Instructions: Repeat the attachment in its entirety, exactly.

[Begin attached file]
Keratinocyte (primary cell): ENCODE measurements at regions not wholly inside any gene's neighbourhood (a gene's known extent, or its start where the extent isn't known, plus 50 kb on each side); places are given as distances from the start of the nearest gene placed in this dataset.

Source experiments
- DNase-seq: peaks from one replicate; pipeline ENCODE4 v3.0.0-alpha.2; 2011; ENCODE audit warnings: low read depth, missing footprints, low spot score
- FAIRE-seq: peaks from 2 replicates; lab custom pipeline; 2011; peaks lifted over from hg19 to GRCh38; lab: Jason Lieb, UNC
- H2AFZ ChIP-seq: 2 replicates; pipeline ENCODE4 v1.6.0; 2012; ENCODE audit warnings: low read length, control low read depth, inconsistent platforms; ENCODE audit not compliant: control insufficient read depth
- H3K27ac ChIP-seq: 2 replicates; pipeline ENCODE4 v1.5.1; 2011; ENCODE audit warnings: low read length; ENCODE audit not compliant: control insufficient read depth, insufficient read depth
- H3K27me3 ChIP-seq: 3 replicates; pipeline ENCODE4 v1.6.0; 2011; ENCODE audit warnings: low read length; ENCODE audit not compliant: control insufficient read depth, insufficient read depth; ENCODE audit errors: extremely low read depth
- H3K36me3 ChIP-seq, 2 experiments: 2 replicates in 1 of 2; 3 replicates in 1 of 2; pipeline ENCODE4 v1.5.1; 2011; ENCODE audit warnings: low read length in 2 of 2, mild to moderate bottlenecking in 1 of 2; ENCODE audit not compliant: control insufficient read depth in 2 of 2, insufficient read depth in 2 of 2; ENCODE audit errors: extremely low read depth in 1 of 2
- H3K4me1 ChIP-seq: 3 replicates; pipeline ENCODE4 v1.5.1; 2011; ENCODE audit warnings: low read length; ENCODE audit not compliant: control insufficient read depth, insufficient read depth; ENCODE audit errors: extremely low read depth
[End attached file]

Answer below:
Keratinocyte (primary cell): ENCODE measurements at regions not wholly inside any gene's neighbourhood (a gene's known extent, or its start where the extent isn't known, plus 50 kb on each side); places are given as distances from the start of the nearest gene placed in this dataset.

Source experiments
- DNase-seq: peaks from one replicate; pipeline ENCODE4 v3.0.0-alpha.2; 2011; ENCODE audit warnings: low read depth, missing footprints, low spot score
- FAIRE-seq: peaks from 2 replicates; lab custom pipeline; 2011; peaks lifted over from hg19 to GRCh38; lab: Jason Lieb, UNC
- H2AFZ ChIP-seq: 2 replicates; pipeline ENCODE4 v1.6.0; 2012; ENCODE audit warnings: low read length, control low read depth, inconsistent platforms; ENCODE audit not compliant: control insufficient read depth
- H3K27ac ChIP-seq: 2 replicates; pipeline ENCODE4 v1.5.1; 2011; ENCODE audit warnings: low read length; ENCODE audit not compliant: control insufficient read depth, insufficient read depth
- H3K27me3 ChIP-seq: 3 replicates; pipeline ENCODE4 v1.6.0; 2011; ENCODE audit warnings: low read length; ENCODE audit not compliant: control insufficient read depth, insufficient read depth; ENCODE audit errors: extremely low read depth
- H3K36me3 ChIP-seq, 2 experiments: 2 replicates in 1 of 2; 3 replicates in 1 of 2; pipeline ENCODE4 v1.5.1; 2011; ENCODE audit warnings: low read length in 2 of 2, mild to moderate bottlenecking in 1 of 2; ENCODE audit not compliant: control insufficient read depth in 2 of 2, insufficient read depth in 2 of 2; ENCODE audit errors: extremely low read depth in 1 of 2
- H3K4me1 ChIP-seq: 3 replicates; pipeline ENCODE4 v1.5.1; 2011; ENCODE audit warnings: low read length; ENCODE audit not compliant: control insufficient read depth, insufficient read depth; ENCODE audit errors: extremely low read depth